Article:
Starvation mode: is it really a thing?

Amy Wood - Nutritionist | 04 Feb, 2022

It's been several months since you started your weight loss journey. You've been doing everything right: accurately logging all your food and drink, staying within your calorie target, and exercising regularly. And all your efforts have paid off, as the number on the scales has continued to drop week on week – result!

...then suddenly, everything grinds to a halt! Your progress stops, and the scales seem stuck on one number despite continuing all your healthy habits. A quick internet search tells you your body has entered 'starvation mode' and your metabolism is broken. Sounds really worrying and a bit depressing...

But before you think about throwing in the towel, let's delve a little deeper – is 'starvation mode' really a thing?

Actual starvation

If the body is deprived of food for a period of time, a series of clever protective mechanisms kick in to conserve energy and keep it functioning. By 'deprived' we mean someone is eating less than half the calories they need to maintain their weight. And by 'period of time', we mean several months at least. Essential muscle and organ tissue begin to break down to provide an emergency energy source for the brain, and body functions such as fertility, temperature regulation and hair/nail growth may eventually shut down in an attempt to further preserve energy supply. These are the kinds of effects we observe in chronic cases of genuine famine and poverty.

If you've been following a sensible calorie deficit as calculated for you in the Nutracheck app, and your weight loss progress seems to have slowed or stopped, your body won't be truly 'starving'. The term 'starvation mode' is a much more dramatic term than what is really going on!

Weight loss plateaus

It is a fact that weight loss plateaus happen, so if 'starvation mode' isn’t the cause, what is really happening? It could be due to one or more of the following changes.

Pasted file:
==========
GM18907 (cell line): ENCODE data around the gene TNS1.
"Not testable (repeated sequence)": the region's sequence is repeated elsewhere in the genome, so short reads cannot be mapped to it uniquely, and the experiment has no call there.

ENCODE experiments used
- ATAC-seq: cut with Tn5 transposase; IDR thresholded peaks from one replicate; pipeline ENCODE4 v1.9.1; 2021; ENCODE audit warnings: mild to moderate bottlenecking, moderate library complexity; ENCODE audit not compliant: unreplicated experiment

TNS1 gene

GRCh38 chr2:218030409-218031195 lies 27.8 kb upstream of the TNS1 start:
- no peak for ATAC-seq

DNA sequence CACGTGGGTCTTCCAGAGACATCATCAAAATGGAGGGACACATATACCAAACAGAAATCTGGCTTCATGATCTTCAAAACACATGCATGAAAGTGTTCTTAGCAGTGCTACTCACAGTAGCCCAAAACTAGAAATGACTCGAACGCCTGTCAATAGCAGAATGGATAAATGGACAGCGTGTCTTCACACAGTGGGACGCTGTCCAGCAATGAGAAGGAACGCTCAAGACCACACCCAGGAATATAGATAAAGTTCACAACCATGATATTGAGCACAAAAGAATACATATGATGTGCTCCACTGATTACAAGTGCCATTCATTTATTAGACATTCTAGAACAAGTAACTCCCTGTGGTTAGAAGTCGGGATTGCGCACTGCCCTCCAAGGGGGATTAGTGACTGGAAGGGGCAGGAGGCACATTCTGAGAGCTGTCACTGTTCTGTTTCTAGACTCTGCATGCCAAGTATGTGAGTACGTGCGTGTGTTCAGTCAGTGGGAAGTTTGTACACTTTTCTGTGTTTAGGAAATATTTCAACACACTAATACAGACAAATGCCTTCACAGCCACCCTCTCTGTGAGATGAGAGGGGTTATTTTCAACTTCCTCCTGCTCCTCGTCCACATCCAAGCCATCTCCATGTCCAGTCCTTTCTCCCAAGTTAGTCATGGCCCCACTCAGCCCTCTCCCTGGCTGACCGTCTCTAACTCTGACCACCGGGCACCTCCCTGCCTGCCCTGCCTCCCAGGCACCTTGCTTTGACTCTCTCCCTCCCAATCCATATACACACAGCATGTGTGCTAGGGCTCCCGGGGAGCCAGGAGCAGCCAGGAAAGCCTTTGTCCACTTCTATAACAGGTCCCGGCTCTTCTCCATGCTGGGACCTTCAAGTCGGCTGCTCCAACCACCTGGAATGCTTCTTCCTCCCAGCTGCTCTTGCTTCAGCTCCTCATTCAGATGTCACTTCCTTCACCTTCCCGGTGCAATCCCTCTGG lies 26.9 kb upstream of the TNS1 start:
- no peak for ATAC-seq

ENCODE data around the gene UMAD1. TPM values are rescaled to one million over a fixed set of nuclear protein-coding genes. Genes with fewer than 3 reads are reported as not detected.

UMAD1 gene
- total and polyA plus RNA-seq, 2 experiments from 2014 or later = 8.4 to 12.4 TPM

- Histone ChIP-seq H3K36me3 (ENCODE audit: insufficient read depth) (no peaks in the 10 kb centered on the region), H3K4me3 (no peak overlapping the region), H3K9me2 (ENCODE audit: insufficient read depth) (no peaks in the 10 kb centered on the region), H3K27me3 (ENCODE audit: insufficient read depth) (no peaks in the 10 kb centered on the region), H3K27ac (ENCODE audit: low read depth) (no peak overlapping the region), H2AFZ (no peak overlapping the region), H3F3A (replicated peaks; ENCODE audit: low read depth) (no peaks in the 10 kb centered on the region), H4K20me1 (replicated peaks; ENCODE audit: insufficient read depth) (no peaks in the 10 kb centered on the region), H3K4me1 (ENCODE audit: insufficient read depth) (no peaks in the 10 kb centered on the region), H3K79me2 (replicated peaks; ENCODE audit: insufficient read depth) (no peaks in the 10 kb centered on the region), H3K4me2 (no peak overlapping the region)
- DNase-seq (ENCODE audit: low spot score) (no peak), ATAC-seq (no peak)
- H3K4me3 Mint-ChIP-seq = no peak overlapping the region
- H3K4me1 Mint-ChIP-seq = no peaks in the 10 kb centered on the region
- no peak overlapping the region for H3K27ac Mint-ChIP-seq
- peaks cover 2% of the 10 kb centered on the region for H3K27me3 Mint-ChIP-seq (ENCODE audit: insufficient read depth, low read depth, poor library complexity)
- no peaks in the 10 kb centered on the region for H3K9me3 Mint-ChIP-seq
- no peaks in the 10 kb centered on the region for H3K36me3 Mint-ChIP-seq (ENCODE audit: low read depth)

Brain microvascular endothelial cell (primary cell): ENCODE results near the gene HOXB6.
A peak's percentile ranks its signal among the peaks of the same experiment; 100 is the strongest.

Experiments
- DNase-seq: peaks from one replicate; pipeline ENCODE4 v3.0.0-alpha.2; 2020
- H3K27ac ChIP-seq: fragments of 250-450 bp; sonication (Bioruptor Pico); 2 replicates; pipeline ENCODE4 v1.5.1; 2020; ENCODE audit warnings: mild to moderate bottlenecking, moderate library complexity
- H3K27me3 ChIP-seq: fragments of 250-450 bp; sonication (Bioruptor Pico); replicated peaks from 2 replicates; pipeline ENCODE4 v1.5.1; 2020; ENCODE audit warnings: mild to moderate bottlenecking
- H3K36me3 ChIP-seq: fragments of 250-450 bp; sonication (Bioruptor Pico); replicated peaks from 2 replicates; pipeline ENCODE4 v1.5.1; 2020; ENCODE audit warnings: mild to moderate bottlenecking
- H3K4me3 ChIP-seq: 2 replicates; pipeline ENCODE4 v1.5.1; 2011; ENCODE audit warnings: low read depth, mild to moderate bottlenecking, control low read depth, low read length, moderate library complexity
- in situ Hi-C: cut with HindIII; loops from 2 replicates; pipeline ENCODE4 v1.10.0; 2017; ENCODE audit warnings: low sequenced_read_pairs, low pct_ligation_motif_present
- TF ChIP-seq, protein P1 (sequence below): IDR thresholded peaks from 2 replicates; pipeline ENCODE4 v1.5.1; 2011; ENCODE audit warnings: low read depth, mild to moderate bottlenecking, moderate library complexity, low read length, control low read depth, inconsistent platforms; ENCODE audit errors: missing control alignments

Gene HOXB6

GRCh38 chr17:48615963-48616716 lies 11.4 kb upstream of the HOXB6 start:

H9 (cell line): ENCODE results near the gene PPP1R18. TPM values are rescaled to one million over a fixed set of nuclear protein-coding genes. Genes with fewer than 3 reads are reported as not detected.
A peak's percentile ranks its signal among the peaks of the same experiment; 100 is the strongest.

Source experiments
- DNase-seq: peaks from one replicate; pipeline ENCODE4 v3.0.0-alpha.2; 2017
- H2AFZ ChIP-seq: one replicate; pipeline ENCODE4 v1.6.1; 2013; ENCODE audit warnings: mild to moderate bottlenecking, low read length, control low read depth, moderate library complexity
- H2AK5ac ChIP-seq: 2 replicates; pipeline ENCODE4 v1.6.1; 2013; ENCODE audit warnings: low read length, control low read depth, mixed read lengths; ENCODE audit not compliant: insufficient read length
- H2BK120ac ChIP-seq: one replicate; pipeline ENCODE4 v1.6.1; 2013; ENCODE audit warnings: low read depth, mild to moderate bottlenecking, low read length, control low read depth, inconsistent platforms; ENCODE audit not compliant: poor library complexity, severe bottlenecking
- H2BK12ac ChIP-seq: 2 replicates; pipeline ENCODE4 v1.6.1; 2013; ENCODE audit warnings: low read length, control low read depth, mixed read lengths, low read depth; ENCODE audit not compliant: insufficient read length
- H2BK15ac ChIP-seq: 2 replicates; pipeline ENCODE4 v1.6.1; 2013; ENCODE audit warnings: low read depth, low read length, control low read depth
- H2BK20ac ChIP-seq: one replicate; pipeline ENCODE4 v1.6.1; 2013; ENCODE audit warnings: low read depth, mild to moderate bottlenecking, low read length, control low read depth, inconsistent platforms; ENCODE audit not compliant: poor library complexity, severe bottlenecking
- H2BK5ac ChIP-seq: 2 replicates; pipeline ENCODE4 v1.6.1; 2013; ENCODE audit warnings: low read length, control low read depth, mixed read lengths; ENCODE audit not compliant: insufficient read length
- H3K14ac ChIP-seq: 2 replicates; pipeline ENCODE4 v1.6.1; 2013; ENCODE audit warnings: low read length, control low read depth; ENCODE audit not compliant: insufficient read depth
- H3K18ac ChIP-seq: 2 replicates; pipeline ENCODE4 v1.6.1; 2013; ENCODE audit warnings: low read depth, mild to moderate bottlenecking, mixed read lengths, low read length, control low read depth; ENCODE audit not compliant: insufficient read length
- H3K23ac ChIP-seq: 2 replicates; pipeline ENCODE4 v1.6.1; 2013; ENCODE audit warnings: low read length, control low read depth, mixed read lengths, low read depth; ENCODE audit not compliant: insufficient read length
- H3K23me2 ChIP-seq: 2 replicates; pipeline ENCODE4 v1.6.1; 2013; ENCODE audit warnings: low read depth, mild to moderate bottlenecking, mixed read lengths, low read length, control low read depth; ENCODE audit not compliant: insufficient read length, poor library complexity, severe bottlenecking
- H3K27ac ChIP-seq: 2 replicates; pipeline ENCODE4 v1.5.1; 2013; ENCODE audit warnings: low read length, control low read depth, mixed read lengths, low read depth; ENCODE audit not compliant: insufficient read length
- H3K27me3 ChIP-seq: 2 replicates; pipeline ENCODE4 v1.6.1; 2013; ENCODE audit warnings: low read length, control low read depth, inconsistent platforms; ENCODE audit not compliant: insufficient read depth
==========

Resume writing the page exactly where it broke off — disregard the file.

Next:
Smaller bodies need fewer calories

When you reduce your calorie intake by a safe, sustainable amount, you should begin to see weight loss. As your body becomes lighter, it will require less energy to fuel all the essential processes that keep you alive (your basal metabolic rate, or BMR) – a smaller body burns fewer calories throughout the day than a larger body. This means your calorie needs will decrease as your body weight decreases. To continue losing, you may need to reduce your calorie intake further. This is why we recommend updating your profile weight after every 7-10lbs or so of weight loss/gain. To do this, follow these steps.

Important! Sometimes members question the starting calorie allowance Nutracheck sets them, and think it's too high – but it is for precisely this reason we recommend people follow the target set. It will be calculated to be low enough to result in weight loss – but if you decide to override it and go lower, it can be problematic down the line if you need to reduce your calorie intake further and have nowhere to go.

Not just fat loss

Although your body will use fat for energy when you're in a calorie deficit, it will also unfortunately use muscle too. As muscle cells require more calories to maintain themselves than fat cells, this change in body composition may result in a lower metabolic rate, meaning you may burn even fewer calories.

Important! This is why exercise – especially weight/resistance training – is so important to do alongside losing weight, as it helps to maintain lean muscle.

Hunger signals shoot up

When the body senses its energy stores (i.e., fat tissue) depleting, it decreases the production of a hormone called leptin. Leptin is the signal that tells the brain to stop eating, giving us a feeling of fullness and reducing our appetite. At the same time, the production of ghrelin (the hormone that makes us feel hungry) increases, meaning our appetites increase. This hormone response exists to help preserve our energy stores, and evolved thousands of years ago when food supply was scarce. Unfortunately, the process doesn't work the other way, so when we gain excess weight, our hunger signals don't switch off. This can make it especially hard to continue losing weight and maintain a lower weight following weight loss – our brains are literally fighting against us trying to stay slimmer!

Important! Again, this is why exercise is so important. It is something within our control – unlike our hormones. We know that exercise burns calories, and it also helps to build lean muscle (which burns calories), which can help keep your weight loss going.

Further metabolic slowdown